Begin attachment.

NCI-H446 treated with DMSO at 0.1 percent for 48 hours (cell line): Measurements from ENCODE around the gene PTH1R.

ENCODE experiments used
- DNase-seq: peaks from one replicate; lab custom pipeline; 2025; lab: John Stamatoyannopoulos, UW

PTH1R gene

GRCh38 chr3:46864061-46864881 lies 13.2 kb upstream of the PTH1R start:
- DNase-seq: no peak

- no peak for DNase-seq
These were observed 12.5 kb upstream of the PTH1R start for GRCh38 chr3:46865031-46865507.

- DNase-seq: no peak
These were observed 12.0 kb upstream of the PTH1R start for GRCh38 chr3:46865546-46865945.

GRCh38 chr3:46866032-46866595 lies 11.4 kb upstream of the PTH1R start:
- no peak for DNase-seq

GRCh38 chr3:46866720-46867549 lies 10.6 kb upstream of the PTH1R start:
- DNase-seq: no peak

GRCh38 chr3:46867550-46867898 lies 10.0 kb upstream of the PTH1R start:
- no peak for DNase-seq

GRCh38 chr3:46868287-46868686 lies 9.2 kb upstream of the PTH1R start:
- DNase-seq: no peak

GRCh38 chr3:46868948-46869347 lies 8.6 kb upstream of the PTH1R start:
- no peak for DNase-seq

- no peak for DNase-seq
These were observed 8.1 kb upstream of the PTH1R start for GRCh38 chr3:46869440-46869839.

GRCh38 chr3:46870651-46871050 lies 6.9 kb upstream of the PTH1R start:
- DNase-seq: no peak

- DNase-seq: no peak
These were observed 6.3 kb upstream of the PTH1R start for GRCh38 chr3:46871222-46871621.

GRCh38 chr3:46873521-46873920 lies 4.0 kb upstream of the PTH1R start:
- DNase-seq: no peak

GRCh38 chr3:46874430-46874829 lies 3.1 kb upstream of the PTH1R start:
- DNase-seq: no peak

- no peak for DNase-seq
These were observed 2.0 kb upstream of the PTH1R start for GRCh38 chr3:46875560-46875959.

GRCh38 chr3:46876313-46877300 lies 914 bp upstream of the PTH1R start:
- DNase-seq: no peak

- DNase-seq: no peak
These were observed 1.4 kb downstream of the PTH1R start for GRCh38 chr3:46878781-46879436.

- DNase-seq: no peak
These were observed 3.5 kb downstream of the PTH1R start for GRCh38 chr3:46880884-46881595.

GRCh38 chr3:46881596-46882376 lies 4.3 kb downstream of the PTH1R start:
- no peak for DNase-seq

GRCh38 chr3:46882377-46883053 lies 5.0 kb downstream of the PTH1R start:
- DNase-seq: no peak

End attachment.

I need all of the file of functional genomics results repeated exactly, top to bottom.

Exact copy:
NCI-H446 treated with DMSO at 0.1 percent for 48 hours (cell line): Measurements from ENCODE around the gene PTH1R.

ENCODE experiments used
- DNase-seq: peaks from one replicate; lab custom pipeline; 2025; lab: John Stamatoyannopoulos, UW

PTH1R gene

GRCh38 chr3:46864061-46864881 lies 13.2 kb upstream of the PTH1R start:
- DNase-seq: no peak

- no peak for DNase-seq
These were observed 12.5 kb upstream of the PTH1R start for GRCh38 chr3:46865031-46865507.

- DNase-seq: no peak
These were observed 12.0 kb upstream of the PTH1R start for GRCh38 chr3:46865546-46865945.

GRCh38 chr3:46866032-46866595 lies 11.4 kb upstream of the PTH1R start:
- no peak for DNase-seq

GRCh38 chr3:46866720-46867549 lies 10.6 kb upstream of the PTH1R start:
- DNase-seq: no peak

GRCh38 chr3:46867550-46867898 lies 10.0 kb upstream of the PTH1R start:
- no peak for DNase-seq

GRCh38 chr3:46868287-46868686 lies 9.2 kb upstream of the PTH1R start:
- DNase-seq: no peak

GRCh38 chr3:46868948-46869347 lies 8.6 kb upstream of the PTH1R start:
- no peak for DNase-seq

- no peak for DNase-seq
These were observed 8.1 kb upstream of the PTH1R start for GRCh38 chr3:46869440-46869839.

GRCh38 chr3:46870651-46871050 lies 6.9 kb upstream of the PTH1R start:
- DNase-seq: no peak

- DNase-seq: no peak
These were observed 6.3 kb upstream of the PTH1R start for GRCh38 chr3:46871222-46871621.

GRCh38 chr3:46873521-46873920 lies 4.0 kb upstream of the PTH1R start:
- DNase-seq: no peak

GRCh38 chr3:46874430-46874829 lies 3.1 kb upstream of the PTH1R start:
- DNase-seq: no peak

- no peak for DNase-seq
These were observed 2.0 kb upstream of the PTH1R start for GRCh38 chr3:46875560-46875959.

GRCh38 chr3:46876313-46877300 lies 914 bp upstream of the PTH1R start:
- DNase-seq: no peak

- DNase-seq: no peak
These were observed 1.4 kb downstream of the PTH1R start for GRCh38 chr3:46878781-46879436.

- DNase-seq: no peak
These were observed 3.5 kb downstream of the PTH1R start for GRCh38 chr3:46880884-46881595.

GRCh38 chr3:46881596-46882376 lies 4.3 kb downstream of the PTH1R start:
- no peak for DNase-seq

GRCh38 chr3:46882377-46883053 lies 5.0 kb downstream of the PTH1R start:
- DNase-seq: no peak